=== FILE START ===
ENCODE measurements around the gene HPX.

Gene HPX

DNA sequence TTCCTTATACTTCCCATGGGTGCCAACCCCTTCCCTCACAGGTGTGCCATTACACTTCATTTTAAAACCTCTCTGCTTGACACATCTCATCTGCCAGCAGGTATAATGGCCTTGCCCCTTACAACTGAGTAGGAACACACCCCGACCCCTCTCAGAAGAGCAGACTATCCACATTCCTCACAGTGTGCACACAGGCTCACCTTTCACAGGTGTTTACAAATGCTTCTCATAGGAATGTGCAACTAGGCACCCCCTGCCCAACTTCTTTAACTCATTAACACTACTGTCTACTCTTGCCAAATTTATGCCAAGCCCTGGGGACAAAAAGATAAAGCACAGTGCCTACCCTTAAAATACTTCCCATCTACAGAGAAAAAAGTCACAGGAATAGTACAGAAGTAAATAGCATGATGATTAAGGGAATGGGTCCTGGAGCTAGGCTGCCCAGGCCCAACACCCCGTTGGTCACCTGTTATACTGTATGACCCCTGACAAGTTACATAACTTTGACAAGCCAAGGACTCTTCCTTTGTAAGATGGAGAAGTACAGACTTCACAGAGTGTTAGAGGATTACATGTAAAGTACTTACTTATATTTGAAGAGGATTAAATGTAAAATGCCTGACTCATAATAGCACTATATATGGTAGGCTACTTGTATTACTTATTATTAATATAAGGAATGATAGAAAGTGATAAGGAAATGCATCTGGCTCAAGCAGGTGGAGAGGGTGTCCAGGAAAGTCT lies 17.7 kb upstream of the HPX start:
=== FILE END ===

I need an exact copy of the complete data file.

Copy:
ENCODE measurements around the gene HPX.

Gene HPX

DNA sequence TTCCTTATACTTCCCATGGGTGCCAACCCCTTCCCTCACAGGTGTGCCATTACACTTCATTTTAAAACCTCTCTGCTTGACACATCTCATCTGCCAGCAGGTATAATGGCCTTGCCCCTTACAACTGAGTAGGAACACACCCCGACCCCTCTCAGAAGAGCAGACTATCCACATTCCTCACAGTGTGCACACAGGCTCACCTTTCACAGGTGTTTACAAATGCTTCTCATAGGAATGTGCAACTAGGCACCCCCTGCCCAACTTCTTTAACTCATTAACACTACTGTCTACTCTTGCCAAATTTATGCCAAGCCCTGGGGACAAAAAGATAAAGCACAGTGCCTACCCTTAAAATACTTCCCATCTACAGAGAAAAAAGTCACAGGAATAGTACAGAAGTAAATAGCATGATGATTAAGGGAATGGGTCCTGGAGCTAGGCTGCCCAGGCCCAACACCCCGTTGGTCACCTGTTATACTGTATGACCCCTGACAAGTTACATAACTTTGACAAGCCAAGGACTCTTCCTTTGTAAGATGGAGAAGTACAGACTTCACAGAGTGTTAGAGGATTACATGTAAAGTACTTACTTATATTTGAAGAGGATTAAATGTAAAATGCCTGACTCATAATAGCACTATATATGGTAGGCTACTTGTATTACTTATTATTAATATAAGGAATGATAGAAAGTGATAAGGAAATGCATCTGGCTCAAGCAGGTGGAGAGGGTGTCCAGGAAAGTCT lies 17.7 kb upstream of the HPX start: